- Info & Contacts
The Global Volcanism Program has no activity reports for Guazapa.
The Global Volcanism Program has no Weekly Reports available for Guazapa.
The Global Volcanism Program has no Bulletin Reports available for Guazapa.
The Global Volcanism Program is not aware of any Holocene eruptions from Guazapa. If this volcano has had large eruptions (VEI >= 4) prior to 10,000 years ago, information might be found on the Guazapa page in the LaMEVE (Large Magnitude Explosive Volcanic Eruptions) database, a part of the Volcano Global Risk Identification and Analysis Project (VOGRIPA).
This compilation of synonyms and subsidiary features may not be comprehensive. Features are organized into four major categories: Cones, Craters, Domes, and Thermal Features. Synonyms of features appear indented below the primary name. In some cases additional feature type, elevation, or location details are provided.
|Feature Name||Feature Type||Elevation||Latitude||Longitude|
|Pyroclastic cone||789 m||13° 52' 0" N||89° 4' 0" W|
|Tecomatepe, Cerro||Stratovolcano||1017 m||13° 51' 0" N||89° 3' 0" W|
|Guazapa is a massive, eroded Pleistocene stratovolcano that rises 1000 m above the surrounding countryside NE of the capital city of San Salvador. The 1438-m-high basaltic volcano is seen here from the SW. It has no trace of its original summit crater, and deep canyons cut its flanks. Several relatively young pyroclastic cones and lava flows of similar basaltic composition are found at the base of the volcano, although their age is not known precisely.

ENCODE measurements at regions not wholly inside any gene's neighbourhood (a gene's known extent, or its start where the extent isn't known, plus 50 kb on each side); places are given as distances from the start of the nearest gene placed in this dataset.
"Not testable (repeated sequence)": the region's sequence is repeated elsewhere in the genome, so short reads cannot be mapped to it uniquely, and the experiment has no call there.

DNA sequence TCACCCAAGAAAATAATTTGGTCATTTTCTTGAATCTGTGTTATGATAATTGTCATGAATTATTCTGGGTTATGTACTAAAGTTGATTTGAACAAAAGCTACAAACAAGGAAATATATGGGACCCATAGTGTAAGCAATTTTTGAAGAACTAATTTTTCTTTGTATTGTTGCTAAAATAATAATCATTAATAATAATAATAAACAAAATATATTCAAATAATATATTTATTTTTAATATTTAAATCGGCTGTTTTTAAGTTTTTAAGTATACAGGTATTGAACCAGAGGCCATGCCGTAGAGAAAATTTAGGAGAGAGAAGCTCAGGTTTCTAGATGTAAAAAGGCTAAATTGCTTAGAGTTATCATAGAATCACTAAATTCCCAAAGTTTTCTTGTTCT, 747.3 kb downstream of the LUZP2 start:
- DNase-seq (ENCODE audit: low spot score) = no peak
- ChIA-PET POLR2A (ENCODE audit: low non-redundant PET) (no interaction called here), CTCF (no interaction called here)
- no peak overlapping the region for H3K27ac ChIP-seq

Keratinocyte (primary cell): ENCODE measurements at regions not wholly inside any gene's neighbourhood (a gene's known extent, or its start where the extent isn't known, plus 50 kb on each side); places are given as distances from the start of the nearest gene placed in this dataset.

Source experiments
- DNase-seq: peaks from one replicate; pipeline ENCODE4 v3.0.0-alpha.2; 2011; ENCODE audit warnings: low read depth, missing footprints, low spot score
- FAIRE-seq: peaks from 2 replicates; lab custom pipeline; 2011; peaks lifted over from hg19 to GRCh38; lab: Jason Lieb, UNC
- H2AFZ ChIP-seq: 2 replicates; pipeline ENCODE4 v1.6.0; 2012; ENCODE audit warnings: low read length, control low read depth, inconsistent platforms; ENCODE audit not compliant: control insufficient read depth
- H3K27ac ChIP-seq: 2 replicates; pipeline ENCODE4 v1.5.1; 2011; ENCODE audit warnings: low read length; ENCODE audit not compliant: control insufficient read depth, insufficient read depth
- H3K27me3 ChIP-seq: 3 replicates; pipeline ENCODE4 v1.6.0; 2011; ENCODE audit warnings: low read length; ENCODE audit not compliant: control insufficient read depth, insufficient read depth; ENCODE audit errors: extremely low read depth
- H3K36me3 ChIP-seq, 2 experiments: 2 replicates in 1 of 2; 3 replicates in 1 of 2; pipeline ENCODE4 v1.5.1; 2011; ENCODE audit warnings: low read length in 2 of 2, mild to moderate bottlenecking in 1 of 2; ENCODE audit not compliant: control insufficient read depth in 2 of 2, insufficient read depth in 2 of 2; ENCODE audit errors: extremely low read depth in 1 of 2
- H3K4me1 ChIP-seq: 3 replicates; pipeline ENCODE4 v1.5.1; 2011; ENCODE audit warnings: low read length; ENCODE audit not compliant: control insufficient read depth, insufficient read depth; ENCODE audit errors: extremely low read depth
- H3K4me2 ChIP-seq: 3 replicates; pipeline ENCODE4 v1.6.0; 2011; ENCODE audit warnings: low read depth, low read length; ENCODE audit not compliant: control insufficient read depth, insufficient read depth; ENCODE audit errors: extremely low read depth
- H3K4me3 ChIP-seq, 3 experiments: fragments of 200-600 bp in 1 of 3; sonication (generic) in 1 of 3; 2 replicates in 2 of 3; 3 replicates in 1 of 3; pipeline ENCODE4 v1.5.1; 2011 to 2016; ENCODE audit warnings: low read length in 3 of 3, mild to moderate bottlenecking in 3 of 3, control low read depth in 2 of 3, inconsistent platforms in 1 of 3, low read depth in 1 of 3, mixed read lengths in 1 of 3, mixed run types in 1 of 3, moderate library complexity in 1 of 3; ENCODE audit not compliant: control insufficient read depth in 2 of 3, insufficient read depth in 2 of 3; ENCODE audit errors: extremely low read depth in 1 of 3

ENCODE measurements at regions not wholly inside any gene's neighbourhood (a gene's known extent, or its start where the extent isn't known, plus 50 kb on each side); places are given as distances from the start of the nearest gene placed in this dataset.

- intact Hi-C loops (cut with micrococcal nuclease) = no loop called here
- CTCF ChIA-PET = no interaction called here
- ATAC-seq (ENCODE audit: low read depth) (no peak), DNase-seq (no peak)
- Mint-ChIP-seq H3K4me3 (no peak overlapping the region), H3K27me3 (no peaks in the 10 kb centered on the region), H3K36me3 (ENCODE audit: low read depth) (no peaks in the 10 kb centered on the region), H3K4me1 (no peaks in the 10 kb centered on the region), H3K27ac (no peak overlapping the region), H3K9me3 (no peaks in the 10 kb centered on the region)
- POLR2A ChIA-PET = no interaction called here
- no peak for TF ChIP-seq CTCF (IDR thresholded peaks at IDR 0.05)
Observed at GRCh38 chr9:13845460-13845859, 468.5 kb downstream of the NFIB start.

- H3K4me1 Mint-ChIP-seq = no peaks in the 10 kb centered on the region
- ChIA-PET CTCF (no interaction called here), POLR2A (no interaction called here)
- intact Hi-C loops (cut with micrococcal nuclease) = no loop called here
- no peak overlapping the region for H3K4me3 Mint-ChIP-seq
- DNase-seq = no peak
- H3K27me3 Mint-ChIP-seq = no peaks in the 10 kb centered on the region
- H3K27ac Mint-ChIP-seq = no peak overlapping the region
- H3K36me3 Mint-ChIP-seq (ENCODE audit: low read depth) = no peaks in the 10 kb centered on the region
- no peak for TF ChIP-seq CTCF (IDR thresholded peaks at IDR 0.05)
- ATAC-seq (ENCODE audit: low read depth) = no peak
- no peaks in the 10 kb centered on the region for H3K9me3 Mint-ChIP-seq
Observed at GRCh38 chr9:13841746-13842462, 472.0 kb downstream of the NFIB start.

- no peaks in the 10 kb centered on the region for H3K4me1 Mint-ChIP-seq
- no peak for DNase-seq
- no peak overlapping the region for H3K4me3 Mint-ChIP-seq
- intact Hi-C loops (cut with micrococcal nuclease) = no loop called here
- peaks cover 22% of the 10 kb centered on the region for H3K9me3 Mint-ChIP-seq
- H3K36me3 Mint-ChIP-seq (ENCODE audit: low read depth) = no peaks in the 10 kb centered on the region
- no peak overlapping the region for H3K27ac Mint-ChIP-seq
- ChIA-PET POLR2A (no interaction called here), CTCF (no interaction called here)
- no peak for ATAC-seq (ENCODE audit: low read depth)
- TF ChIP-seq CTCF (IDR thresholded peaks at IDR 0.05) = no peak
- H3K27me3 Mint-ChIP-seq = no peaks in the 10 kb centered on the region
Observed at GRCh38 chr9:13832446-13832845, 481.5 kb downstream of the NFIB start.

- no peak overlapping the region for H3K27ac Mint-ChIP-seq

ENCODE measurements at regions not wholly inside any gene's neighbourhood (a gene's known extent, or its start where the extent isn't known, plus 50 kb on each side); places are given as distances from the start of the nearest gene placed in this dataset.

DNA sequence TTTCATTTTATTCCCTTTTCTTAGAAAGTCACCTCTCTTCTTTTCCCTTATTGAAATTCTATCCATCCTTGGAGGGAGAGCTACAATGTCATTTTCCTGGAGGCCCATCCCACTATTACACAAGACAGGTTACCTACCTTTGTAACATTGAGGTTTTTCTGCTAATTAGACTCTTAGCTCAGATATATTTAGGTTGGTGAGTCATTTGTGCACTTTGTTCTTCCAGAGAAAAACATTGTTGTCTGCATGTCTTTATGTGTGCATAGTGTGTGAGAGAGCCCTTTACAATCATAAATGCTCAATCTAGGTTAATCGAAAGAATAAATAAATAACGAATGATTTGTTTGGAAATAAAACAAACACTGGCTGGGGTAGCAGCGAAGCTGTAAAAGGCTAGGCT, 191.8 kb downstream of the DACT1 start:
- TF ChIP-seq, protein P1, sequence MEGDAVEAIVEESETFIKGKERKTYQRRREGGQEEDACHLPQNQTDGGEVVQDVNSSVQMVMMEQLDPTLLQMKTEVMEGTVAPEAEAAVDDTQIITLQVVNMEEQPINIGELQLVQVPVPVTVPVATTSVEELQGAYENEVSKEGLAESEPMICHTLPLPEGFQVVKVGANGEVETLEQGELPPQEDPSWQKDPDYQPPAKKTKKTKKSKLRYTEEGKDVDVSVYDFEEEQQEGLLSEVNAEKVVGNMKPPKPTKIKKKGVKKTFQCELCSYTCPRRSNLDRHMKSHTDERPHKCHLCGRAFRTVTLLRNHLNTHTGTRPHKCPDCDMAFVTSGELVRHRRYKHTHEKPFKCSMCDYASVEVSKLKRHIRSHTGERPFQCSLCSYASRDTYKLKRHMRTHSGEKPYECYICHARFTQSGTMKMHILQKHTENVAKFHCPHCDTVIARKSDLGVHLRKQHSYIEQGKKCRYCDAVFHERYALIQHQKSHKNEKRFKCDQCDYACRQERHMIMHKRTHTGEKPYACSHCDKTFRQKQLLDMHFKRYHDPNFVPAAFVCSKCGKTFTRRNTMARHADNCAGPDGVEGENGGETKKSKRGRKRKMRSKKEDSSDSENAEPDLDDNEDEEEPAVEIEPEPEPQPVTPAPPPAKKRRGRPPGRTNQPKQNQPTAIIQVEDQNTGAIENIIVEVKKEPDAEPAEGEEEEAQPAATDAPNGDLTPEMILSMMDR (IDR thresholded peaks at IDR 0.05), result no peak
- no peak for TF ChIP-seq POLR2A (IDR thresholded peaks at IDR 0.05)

Photo by Carlos Pullinger, 1996 (Servicio Nacional de Estudios Territoriales, El Salvador).
|Guazapa volcano is seen here from the west, 3 km north of the town of Guazapa. This eroded stratovolcano is of Pleistocene age and is one of the largest volcanoes of the interior valley of El Salvador. Deep canyons dissect the volcano, but relatively young pyroclastic cones and lava flows are found around its base.
Photo by Giuseppina Kysar, 1999 (Smithsonian Institution).
|The massive Pleistocene Guazapa stratovolcano (left-center) is seen here in an aerial view from the SW with the Río Lempa behind it. The youngest flank vent of Guazapa is Cerro Macanze, which lies on the SE flank of the volcano, behind the two small volcanoes in the right-center part of the photo. The dark-colored unvegetated lava flow in the foreground was erupted in 1917 from the flank of San Salvador volcano.
Photo by Paul Kimberly, 1999 (Smithsonian Institution).
|The western side of Lake Ilopango is seen from the southern rim of Ilopango caldera. The broad peak on the right-hand horizon is Guazapa, a Pleistocene volcano in the Interior Valley of El Salvador that has young pyroclastic cones at its base. The northern wall of Ilopango caldera rises about 400-500 m above the lake. Much of the caldera rim is covered with a thick blanket of deposits from the caldera-forming eruptions, but some lava domes are exposed in the caldera wall.
Photo by Bill Rose, 1978 (Michigan Technological University).